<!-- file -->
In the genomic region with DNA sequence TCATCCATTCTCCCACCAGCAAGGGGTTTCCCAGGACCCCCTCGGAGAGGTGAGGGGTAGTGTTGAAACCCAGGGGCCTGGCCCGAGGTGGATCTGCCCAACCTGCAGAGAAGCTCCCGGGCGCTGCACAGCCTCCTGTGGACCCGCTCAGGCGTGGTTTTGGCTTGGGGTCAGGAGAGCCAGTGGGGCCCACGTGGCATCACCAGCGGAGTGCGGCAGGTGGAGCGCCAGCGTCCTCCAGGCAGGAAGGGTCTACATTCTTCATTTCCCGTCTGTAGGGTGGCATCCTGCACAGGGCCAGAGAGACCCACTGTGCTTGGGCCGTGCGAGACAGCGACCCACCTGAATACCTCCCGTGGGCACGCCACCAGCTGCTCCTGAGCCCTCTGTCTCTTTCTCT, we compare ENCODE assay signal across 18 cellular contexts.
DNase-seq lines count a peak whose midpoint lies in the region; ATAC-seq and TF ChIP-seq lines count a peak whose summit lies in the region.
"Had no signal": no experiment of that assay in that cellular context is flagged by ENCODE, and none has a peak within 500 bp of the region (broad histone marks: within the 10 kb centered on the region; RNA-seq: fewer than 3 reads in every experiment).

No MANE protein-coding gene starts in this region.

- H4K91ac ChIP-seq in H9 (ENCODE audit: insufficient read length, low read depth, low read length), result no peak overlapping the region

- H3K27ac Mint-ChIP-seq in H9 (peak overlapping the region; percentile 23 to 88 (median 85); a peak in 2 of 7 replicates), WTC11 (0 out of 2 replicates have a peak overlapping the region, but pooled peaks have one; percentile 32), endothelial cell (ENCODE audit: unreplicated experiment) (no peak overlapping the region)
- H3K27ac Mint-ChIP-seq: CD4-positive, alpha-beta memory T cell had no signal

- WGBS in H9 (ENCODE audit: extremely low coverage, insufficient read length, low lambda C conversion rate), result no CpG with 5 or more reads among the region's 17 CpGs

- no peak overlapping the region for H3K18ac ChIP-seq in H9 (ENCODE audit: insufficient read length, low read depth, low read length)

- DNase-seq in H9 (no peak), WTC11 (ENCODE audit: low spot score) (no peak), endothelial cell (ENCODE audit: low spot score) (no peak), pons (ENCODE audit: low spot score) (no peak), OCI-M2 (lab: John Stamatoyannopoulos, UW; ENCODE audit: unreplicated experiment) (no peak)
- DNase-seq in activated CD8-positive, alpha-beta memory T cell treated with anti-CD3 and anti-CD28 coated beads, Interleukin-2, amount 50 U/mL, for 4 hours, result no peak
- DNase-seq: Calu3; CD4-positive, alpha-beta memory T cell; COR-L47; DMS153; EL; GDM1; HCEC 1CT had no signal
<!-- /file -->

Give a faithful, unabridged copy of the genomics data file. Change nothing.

In the genomic region with DNA sequence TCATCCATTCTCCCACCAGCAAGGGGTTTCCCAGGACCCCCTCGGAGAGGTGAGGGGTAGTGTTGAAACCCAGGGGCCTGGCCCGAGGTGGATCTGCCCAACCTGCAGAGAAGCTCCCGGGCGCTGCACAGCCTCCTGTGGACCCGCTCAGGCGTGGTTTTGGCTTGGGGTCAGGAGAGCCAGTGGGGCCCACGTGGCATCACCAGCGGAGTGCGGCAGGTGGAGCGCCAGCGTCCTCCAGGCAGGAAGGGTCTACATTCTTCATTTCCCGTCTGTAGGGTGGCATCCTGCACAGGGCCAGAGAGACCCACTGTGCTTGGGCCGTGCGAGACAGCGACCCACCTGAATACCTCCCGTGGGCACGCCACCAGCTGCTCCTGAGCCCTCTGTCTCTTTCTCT, we compare ENCODE assay signal across 18 cellular contexts.
DNase-seq lines count a peak whose midpoint lies in the region; ATAC-seq and TF ChIP-seq lines count a peak whose summit lies in the region.
"Had no signal": no experiment of that assay in that cellular context is flagged by ENCODE, and none has a peak within 500 bp of the region (broad histone marks: within the 10 kb centered on the region; RNA-seq: fewer than 3 reads in every experiment).

No MANE protein-coding gene starts in this region.

- H4K91ac ChIP-seq in H9 (ENCODE audit: insufficient read length, low read depth, low read length), result no peak overlapping the region

- H3K27ac Mint-ChIP-seq in H9 (peak overlapping the region; percentile 23 to 88 (median 85); a peak in 2 of 7 replicates), WTC11 (0 out of 2 replicates have a peak overlapping the region, but pooled peaks have one; percentile 32), endothelial cell (ENCODE audit: unreplicated experiment) (no peak overlapping the region)
- H3K27ac Mint-ChIP-seq: CD4-positive, alpha-beta memory T cell had no signal

- WGBS in H9 (ENCODE audit: extremely low coverage, insufficient read length, low lambda C conversion rate), result no CpG with 5 or more reads among the region's 17 CpGs

- no peak overlapping the region for H3K18ac ChIP-seq in H9 (ENCODE audit: insufficient read length, low read depth, low read length)

- DNase-seq in H9 (no peak), WTC11 (ENCODE audit: low spot score) (no peak), endothelial cell (ENCODE audit: low spot score) (no peak), pons (ENCODE audit: low spot score) (no peak), OCI-M2 (lab: John Stamatoyannopoulos, UW; ENCODE audit: unreplicated experiment) (no peak)
- DNase-seq in activated CD8-positive, alpha-beta memory T cell treated with anti-CD3 and anti-CD28 coated beads, Interleukin-2, amount 50 U/mL, for 4 hours, result no peak
- DNase-seq: Calu3; CD4-positive, alpha-beta memory T cell; COR-L47; DMS153; EL; GDM1; HCEC 1CT had no signal